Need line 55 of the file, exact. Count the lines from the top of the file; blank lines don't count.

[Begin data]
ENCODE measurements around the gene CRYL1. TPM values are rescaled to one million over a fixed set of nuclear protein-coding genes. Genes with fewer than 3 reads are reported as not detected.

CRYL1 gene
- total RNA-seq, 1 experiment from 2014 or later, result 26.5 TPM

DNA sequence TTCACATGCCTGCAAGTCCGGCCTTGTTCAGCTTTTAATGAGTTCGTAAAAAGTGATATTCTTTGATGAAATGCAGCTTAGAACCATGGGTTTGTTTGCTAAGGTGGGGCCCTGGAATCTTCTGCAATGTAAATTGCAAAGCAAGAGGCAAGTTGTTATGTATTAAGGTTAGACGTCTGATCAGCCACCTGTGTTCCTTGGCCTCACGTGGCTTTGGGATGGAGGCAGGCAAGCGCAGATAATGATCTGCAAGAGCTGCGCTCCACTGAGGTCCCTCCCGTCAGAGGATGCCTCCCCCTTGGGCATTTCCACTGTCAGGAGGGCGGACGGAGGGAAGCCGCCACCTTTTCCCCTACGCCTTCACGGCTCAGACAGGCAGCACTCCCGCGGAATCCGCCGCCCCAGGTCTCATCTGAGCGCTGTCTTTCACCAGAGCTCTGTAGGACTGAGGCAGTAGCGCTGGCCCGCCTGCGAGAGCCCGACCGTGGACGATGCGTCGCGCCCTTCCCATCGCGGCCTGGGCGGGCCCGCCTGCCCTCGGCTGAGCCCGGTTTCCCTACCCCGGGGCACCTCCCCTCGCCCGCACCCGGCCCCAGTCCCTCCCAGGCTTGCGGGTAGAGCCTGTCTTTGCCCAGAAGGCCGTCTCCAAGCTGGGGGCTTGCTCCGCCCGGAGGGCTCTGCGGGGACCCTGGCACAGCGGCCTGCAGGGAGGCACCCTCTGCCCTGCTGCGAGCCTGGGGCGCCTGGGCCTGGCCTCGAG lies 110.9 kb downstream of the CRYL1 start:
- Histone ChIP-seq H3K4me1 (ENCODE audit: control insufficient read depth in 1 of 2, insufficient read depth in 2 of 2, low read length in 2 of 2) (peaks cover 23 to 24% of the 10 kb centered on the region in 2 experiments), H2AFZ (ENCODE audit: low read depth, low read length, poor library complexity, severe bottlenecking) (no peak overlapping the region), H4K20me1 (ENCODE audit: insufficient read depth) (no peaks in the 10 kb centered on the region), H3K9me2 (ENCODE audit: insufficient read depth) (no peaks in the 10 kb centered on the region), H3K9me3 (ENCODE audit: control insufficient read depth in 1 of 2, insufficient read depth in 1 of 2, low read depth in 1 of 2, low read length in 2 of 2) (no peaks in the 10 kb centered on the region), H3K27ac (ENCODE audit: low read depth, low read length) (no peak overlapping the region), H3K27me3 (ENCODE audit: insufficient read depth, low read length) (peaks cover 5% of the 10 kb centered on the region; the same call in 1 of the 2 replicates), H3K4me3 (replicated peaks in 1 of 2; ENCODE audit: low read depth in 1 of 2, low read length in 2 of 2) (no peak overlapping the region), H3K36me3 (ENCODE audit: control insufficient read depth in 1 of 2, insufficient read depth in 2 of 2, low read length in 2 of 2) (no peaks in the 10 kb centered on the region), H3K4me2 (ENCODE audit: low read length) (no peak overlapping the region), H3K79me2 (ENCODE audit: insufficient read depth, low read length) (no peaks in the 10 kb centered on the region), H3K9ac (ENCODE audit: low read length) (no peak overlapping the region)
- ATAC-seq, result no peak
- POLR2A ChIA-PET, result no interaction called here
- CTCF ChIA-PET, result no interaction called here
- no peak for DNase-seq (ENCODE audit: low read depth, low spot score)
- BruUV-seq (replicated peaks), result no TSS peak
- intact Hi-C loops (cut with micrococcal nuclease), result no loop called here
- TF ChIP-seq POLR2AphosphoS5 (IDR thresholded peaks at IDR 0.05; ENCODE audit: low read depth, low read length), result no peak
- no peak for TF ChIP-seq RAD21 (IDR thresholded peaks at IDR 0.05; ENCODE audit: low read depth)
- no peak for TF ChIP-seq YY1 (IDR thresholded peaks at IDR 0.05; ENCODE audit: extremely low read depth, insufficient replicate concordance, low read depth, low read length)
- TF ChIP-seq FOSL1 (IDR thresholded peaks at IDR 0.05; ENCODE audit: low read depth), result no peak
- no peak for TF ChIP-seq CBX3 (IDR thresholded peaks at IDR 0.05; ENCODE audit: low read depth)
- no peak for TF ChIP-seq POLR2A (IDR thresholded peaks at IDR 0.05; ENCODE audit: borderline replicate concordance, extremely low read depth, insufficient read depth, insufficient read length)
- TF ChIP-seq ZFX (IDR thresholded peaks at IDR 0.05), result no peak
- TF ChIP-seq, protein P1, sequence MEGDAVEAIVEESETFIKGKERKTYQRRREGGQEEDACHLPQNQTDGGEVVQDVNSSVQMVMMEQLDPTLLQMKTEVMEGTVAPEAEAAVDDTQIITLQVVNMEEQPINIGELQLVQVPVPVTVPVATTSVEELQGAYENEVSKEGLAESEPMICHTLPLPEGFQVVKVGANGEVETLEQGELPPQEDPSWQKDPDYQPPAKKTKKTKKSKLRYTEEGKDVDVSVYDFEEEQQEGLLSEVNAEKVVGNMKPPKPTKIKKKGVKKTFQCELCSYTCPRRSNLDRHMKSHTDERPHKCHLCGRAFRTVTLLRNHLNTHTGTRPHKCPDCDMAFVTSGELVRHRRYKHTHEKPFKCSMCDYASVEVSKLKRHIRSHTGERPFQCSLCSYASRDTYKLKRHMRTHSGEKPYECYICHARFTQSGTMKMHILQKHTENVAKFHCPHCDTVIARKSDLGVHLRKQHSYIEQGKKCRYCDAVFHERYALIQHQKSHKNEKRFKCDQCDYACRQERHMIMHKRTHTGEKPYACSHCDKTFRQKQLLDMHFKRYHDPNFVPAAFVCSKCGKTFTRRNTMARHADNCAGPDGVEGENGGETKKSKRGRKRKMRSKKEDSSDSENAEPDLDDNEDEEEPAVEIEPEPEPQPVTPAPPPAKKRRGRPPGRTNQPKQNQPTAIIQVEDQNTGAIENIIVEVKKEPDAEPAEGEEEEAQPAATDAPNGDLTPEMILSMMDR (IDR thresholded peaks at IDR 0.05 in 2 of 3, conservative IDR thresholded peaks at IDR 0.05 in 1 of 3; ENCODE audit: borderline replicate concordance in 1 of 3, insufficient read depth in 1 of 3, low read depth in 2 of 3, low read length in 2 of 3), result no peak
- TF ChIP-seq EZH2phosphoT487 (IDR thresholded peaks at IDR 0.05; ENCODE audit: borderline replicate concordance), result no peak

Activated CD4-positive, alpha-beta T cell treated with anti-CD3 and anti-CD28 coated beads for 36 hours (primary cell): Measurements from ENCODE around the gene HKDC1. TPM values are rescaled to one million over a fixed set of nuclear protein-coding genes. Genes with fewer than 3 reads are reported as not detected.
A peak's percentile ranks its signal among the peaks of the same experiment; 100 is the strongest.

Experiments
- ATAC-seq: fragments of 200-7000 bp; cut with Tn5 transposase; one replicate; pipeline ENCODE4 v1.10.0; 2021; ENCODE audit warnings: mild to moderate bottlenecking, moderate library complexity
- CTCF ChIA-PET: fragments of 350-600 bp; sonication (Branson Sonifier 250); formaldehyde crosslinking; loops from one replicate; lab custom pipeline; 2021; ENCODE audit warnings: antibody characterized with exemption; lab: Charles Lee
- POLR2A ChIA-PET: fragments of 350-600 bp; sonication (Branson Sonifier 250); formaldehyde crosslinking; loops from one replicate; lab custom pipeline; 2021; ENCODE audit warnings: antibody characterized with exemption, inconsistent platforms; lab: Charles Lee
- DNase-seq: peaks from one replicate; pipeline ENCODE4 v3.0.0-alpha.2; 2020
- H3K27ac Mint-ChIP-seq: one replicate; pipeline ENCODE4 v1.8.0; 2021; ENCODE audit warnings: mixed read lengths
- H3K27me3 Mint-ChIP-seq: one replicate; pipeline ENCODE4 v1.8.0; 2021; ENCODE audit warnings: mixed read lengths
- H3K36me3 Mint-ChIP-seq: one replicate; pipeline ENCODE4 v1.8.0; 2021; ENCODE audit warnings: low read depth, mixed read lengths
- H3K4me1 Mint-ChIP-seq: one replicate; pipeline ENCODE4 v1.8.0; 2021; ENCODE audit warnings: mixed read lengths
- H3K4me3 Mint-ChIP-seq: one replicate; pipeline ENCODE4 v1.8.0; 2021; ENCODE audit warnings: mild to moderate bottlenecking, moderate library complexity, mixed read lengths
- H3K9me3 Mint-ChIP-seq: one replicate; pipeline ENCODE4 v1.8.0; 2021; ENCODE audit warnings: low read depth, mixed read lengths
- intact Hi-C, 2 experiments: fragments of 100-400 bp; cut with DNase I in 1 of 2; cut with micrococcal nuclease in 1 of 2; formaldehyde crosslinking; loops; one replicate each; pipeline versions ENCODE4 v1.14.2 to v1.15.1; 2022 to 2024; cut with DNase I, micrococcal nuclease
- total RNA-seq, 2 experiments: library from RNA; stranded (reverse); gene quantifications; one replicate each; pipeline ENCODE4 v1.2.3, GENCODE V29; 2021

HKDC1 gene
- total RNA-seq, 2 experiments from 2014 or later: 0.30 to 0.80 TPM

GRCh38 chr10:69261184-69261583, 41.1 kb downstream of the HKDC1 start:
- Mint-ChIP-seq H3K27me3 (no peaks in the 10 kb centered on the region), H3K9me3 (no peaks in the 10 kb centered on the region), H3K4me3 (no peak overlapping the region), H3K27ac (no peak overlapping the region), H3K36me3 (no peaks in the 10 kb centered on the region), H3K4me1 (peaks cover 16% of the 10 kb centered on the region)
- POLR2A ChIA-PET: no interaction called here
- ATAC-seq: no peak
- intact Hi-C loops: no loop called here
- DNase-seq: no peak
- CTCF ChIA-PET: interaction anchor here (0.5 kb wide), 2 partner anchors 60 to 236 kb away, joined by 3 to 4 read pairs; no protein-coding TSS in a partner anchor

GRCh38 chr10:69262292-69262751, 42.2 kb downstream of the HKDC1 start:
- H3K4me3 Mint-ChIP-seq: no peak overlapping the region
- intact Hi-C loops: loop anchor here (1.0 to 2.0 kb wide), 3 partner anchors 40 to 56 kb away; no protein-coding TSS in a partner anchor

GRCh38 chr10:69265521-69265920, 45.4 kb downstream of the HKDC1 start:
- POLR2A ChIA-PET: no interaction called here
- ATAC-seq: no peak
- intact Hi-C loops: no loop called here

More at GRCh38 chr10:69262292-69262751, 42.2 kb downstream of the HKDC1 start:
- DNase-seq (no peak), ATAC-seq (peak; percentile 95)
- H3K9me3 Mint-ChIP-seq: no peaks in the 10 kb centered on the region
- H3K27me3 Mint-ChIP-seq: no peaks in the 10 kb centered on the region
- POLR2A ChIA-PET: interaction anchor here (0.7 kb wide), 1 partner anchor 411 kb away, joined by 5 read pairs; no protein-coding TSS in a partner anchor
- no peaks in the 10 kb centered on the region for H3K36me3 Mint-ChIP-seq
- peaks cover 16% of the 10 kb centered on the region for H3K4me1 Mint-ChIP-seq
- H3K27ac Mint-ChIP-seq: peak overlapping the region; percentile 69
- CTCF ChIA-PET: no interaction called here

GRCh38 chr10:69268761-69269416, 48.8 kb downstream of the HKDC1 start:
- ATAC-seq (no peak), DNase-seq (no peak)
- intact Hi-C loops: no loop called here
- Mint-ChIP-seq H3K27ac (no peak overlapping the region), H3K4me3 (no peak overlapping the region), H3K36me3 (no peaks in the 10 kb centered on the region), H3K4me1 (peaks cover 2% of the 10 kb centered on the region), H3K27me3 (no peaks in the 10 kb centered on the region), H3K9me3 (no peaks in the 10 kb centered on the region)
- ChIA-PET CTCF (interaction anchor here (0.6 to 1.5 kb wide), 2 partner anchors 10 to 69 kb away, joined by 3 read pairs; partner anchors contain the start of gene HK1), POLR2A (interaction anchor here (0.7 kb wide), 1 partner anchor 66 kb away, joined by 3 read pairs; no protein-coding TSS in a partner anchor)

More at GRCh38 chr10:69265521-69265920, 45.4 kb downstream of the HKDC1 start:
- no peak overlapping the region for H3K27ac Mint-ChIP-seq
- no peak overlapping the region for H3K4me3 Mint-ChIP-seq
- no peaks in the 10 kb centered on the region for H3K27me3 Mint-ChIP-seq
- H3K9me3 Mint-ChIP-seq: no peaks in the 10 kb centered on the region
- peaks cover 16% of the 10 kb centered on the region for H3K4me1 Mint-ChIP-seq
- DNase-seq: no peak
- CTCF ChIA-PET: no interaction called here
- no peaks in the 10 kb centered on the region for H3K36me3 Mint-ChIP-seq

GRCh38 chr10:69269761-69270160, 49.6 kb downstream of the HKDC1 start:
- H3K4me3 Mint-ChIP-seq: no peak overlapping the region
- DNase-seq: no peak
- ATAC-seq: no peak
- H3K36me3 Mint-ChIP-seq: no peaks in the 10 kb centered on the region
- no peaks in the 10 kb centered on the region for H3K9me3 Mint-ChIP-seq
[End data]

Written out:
- H3K27me3 Mint-ChIP-seq: no peaks in the 10 kb centered on the region